- 11,99 €
Descrição da editora
“Jim Harrison has probed the breadth of human appetites--for food and drink, for art, for sex, for violence and, most significantly, for the great twin engines of love and death. Perhaps no American writer better appreciates those myriad drives; since the publication of his first collection of poetry . . . Harrison has become their poet laureate.”--Salon.com
In Jim Harrison’s new book of poems, birds and humans converse, biographies are fluid, and unknown gods flutter just out of sight. In terrains real and imagined--from remote canyons and anonymous thickets in the American West to secret basements in World War II Europe--Harrison calls his readers to live fully in a world where “Death steals everything except our stories.” In Search of Small Gods is an urgent and imaginative book--one filled with “the spore of the gods.”
Maybe the problem is that I got involved with the wrong crowd of gods when I was seven. At first they weren’t harmful and only showed themselves as fish, birds, especially herons and loons, turtles, a bobcat and a small bear, but not deer and rabbits who only offered themselves as food. And maybe I spent too much time inside the water of lakes and rivers. Underwater seemed like the safest church I could go to . . .
Jim Harrison is the author of thirty books of poetry, fiction, and nonfiction, including Legends of the Fall and Shape of the Journey. A long-time resident of Michigan, he now lives in Montana and Arizona.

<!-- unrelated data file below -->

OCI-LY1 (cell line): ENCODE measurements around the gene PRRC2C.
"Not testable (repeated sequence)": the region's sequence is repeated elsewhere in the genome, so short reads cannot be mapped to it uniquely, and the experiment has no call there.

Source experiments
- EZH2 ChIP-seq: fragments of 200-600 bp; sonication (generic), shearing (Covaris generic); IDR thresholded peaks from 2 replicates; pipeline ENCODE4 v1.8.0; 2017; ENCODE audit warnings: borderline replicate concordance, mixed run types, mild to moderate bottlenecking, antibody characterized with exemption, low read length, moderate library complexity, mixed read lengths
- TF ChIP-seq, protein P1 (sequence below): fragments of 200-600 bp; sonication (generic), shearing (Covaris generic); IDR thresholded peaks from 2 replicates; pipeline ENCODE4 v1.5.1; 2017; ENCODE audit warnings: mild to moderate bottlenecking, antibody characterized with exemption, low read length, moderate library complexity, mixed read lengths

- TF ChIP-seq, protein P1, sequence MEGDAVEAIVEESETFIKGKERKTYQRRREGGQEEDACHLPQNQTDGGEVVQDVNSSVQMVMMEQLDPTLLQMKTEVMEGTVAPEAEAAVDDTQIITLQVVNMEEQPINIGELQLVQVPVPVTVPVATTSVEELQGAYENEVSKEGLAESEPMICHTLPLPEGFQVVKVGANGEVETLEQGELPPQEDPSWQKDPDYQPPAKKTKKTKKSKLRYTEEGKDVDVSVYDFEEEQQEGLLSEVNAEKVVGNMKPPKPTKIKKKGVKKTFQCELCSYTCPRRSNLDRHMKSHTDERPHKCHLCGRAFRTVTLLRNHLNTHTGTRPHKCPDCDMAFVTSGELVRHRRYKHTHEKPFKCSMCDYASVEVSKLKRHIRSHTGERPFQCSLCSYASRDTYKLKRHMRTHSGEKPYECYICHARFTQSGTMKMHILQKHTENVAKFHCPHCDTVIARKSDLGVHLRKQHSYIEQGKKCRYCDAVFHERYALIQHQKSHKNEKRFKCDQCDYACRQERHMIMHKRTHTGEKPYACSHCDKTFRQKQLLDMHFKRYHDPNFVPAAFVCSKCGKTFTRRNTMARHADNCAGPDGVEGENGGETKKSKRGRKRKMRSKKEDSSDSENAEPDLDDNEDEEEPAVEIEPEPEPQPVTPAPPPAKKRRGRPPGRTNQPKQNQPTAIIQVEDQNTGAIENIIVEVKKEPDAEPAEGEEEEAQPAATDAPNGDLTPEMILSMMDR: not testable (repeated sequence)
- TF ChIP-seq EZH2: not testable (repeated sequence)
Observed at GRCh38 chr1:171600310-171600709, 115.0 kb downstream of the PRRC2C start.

Harrison (Legends of the Fall) has over decades won a durable following for verse and fiction about the wild places, solitudes and the exhilarations of the American West. This 12th book of verse gives familiar, quotable rural pleasures solitude, ease, forests and big skies along with a new focus on the poet's advancing years. "I keep waiting without knowing/ what I'm waiting for," Harrison says in "Age Sixty-Nine"; in that waiting, he adds, "on local earth my heart/ is at rest as a groundling." In low-pressure free verse, and in the prose poems that make up half the volume, Western American landscapes and beasts soar and roam off the page. (Mexican places and people, unfortunately, do not: they are leaden stereotypes.) People, for Harrison, are beasts as well, "marine organisms at the bottom of the ocean/ of air." Paying homage to instinct, loyalty, memory and a companionable ferocity, Harrison finds his best subjects, often enough, in dogs. "I know dog language fairly well," he explains, "but then dogs hold a little back from us because we don't know their secret names given them by the dog gods." "Barking" brings the poet closer to the canine kingdom still: "I was a dog on a short chain," he complains, "and now there's no chain."